Crossing more borders, the new coronavirus hit a milestone Friday, infecting more than 100,000 people worldwide as it wove itself deeper into the daily lives of millions, infecting the powerful, the unprotected poor and vast masses in between.
The virus, which has killed more than 3,400 people, edged into more U.S. states, emerged in at least four new countries and even breached the halls of the Vatican. It forced mosques in Iran and beyond to halt weekly Muslim prayers, blocked pilgrims from Jesus' birthplace in Bethlehem and upended Japan's plans for the Olympic torch parade.
As financial markets dived again, repercussions from the virus also rattled livelihoods in the real economy.
“Who is going to feed their families?” asked Elias al-Arja, head of a hotel owners' union in Bethlehem in the Israeli-occupied West Bank, where tourists have been banned and the storied Church of the Nativity was shuttered.
At the White House, President Donald Trump signed a $8.3 billion bill to fight the coronavirus a day after Italy said it would double its virus fight spending to 7.5 billion euros ($8.5 billion).
In Geneva, the U.N. health agency said it had received applications for 40 possible virus tests, had 20 vaccine candidates in development and reported that numerous clinical trials of experimental drugs for the new coronavirus were underway.
“We're all in this together. We all have a role to play,” said Tedros Adhanom Ghebreyesus, chief of the World Health Organization, urging more global cooperation from the business world and solidarity with the poorest.
Yet even as COVID-19, the disease caused by the virus, reached 90 countries, more than half of those who contracted the virus have now recovered. It's retreating in China, where it first emerged, and in nearby South Korea.
Questions swirled around whether Iran could control its outbreak, as the number of reported infections jumped beyond 4,700 on Friday, with 124 deaths. Iran set up checkpoints to limit travel and had firefighters spray disinfectant on an 18-kilometer (11-mile) stretch of Tehran's most famous avenue.
“It would be great if they did it every day,” grocery store owner Reza Razaienejad said. “It should not be just a one-time thing.”
The 100,000 figure of global infections is largely symbolic, but dwarfs other major outbreaks in recent decades, such as SARS, MERS and Ebola. The virus is still much less widespread than annual flu epidemics, which result in up to 5 million annual severe cases around the world and from 290,000 to 650,000 deaths annually, according to WHO.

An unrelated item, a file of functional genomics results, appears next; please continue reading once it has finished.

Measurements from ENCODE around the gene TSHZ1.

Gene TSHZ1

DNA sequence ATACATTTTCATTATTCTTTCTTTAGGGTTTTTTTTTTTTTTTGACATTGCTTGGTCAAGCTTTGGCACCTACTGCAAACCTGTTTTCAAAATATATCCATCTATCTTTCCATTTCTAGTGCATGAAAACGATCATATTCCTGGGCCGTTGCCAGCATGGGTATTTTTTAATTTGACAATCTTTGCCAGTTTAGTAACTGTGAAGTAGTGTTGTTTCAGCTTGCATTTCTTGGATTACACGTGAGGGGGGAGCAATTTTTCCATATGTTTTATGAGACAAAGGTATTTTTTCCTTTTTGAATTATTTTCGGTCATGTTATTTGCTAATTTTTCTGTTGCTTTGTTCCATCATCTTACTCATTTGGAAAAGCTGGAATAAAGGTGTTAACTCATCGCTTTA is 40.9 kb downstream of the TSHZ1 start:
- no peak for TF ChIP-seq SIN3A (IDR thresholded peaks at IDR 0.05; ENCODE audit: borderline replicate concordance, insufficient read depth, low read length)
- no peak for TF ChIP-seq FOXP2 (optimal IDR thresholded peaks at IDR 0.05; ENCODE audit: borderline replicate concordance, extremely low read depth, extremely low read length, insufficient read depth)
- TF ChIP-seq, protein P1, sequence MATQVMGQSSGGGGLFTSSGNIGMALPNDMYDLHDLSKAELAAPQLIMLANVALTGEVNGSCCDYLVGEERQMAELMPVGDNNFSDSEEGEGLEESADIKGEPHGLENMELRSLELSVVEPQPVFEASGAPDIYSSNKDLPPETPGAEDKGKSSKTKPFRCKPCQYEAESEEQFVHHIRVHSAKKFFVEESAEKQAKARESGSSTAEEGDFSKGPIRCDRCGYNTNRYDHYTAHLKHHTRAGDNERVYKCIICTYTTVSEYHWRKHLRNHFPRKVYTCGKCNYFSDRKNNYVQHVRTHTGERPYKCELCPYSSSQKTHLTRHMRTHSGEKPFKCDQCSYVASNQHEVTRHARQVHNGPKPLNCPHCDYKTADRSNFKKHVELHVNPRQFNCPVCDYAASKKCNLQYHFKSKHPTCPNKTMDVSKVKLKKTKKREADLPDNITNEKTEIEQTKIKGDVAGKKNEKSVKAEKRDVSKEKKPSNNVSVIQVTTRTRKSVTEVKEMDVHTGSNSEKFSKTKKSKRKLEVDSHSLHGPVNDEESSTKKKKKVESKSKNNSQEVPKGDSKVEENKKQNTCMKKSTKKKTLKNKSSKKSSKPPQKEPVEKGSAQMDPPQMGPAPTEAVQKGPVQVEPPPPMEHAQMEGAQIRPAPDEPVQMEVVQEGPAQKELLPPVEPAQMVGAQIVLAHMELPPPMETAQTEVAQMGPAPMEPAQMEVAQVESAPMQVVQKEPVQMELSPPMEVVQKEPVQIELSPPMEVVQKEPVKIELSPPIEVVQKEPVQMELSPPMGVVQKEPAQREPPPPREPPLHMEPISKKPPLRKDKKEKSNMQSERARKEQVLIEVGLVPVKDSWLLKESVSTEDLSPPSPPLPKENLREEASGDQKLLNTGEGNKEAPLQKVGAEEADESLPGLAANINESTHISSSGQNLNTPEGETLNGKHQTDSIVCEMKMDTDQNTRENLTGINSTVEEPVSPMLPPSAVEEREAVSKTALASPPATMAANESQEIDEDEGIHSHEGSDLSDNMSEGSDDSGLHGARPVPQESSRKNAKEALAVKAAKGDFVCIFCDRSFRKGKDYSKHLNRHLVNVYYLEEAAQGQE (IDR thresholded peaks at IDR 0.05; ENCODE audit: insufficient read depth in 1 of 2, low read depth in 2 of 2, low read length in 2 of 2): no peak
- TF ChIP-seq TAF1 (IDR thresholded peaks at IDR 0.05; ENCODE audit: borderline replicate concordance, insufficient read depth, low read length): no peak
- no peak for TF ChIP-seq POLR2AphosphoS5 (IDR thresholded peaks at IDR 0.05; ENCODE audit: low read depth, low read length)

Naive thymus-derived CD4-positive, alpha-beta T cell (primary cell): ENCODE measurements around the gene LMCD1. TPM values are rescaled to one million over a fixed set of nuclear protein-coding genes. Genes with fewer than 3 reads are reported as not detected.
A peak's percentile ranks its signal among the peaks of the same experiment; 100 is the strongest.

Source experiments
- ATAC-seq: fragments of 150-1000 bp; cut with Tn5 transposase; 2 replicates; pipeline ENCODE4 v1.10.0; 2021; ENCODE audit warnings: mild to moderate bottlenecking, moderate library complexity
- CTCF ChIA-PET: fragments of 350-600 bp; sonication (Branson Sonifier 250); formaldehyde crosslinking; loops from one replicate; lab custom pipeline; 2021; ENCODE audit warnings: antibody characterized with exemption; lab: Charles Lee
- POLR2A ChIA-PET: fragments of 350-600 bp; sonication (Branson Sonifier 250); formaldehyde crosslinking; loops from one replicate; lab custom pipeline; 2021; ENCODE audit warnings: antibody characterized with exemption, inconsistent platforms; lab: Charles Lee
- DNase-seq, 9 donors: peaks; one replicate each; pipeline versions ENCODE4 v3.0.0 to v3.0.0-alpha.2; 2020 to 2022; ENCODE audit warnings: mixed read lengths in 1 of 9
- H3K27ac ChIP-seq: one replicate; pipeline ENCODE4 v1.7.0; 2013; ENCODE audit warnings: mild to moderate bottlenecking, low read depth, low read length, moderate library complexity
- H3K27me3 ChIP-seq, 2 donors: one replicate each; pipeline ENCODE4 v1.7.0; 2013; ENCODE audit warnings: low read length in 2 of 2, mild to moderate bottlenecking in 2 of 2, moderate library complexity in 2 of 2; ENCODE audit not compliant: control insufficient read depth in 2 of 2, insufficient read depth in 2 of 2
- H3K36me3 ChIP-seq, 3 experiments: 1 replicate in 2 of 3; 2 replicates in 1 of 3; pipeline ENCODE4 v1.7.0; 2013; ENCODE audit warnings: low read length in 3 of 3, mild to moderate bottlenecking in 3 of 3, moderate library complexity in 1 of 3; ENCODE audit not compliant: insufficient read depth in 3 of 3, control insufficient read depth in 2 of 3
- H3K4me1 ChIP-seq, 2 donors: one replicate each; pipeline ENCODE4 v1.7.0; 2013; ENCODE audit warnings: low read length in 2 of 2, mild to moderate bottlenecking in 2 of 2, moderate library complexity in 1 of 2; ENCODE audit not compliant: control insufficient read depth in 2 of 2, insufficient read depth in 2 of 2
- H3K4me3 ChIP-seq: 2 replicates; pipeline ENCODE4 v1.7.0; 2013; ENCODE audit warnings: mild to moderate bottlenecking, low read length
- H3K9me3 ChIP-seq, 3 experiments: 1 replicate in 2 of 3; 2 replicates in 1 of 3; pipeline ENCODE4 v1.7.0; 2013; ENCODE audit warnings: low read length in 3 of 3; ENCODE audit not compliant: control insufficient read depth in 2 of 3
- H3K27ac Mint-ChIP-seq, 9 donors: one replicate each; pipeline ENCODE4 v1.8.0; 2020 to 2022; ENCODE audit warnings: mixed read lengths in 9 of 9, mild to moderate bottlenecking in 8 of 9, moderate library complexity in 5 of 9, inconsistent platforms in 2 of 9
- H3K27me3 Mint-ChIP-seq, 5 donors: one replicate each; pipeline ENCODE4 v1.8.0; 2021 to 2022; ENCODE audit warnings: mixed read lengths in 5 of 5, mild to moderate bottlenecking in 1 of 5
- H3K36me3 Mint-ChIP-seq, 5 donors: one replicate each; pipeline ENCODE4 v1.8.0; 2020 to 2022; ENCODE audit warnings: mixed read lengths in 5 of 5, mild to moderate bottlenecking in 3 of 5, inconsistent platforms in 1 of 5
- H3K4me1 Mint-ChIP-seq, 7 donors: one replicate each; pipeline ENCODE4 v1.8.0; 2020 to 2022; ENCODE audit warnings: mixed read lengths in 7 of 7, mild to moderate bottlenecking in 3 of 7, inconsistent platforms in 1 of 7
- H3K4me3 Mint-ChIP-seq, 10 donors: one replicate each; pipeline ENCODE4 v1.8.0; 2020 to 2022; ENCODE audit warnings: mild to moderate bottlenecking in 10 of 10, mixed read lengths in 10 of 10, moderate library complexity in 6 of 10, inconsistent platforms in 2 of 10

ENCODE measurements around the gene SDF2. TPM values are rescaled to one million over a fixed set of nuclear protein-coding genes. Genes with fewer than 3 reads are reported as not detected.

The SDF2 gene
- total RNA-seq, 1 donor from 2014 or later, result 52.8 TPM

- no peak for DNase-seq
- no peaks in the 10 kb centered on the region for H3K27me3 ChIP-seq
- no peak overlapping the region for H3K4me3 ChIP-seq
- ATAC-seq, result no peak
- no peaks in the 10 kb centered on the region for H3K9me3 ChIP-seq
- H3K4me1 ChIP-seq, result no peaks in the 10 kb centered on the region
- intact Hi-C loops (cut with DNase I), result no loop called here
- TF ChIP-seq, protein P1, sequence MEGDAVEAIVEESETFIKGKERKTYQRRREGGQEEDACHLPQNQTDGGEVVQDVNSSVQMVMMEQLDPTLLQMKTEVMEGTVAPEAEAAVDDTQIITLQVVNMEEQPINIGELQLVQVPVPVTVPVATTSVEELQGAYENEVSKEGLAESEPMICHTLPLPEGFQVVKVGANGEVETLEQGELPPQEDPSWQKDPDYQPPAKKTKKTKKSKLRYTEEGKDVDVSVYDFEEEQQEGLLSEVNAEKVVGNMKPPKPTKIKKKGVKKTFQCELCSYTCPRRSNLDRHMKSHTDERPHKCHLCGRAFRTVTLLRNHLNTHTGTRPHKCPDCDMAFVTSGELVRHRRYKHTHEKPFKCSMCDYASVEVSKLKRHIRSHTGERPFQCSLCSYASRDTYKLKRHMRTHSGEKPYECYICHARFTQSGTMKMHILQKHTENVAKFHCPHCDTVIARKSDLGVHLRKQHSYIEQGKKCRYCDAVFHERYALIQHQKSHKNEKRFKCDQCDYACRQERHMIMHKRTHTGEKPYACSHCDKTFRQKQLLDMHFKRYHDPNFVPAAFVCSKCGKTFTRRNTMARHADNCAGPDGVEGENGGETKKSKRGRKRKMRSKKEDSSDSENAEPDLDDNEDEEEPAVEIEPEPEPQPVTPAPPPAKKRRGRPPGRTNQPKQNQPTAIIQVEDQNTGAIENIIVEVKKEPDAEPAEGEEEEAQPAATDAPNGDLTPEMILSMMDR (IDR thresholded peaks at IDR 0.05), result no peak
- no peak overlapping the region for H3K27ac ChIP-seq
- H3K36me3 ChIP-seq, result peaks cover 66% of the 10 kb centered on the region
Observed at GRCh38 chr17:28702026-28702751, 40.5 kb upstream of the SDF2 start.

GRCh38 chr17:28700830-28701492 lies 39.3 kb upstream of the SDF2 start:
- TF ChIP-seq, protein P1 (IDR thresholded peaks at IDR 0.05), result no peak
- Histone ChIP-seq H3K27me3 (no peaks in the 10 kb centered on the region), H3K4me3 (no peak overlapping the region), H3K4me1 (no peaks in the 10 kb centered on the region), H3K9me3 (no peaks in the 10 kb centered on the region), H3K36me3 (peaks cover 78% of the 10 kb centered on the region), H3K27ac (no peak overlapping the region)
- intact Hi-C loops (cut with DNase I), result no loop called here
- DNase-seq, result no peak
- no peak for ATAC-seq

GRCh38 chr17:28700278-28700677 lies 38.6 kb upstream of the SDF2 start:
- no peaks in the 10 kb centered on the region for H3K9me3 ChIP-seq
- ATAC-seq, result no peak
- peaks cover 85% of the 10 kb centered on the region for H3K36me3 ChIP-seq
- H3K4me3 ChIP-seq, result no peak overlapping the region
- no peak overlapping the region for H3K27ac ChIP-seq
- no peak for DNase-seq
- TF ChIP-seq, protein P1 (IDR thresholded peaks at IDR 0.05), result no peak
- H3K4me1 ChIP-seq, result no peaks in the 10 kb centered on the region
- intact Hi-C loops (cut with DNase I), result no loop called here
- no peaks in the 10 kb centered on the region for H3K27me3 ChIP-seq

But the epidemic's economic impact snowballed, with world stocks and the price of oil dropping sharply again Friday.
The travel decline and a broader economic downturn linked to the outbreak threatened to hit already-struggling communities for months. In response to plummeting demand, German airline Lufthansa announced a reduction of its capacity in coming weeks to as much as 50% of pre-coronavirus outbreak levels. Slovakia banned all flights to and from Italy.
The head of the U.N.’s food agency, the World Food Program, warned of potential for “absolute devastation” as the outbreak’s effects ripple through Africa and the Middle East. India scrambled to stave off an epidemic that could overwhelm its under-funded, under-staffed health care system, which lacks enough labs or hospitals for its 1.3 billion people.
“We’re seeing more countries affected with lower incomes, with weaker health systems and that's more concerning,” WHO chief Ghebreyesus said.
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White collar workers can log onto laptops from home, but health care workers, waiters, delivery workers, cashiers, drivers, museum attendants and others can't. And sick leave policies or health insurance coverage are inconsistent around the world, putting millions of workers' earnings at risk. In the U.S. the AFL-CIO labor federation urged the government to issue emergency regulations outlining employers' responsibilities to protect workers from infectious diseases.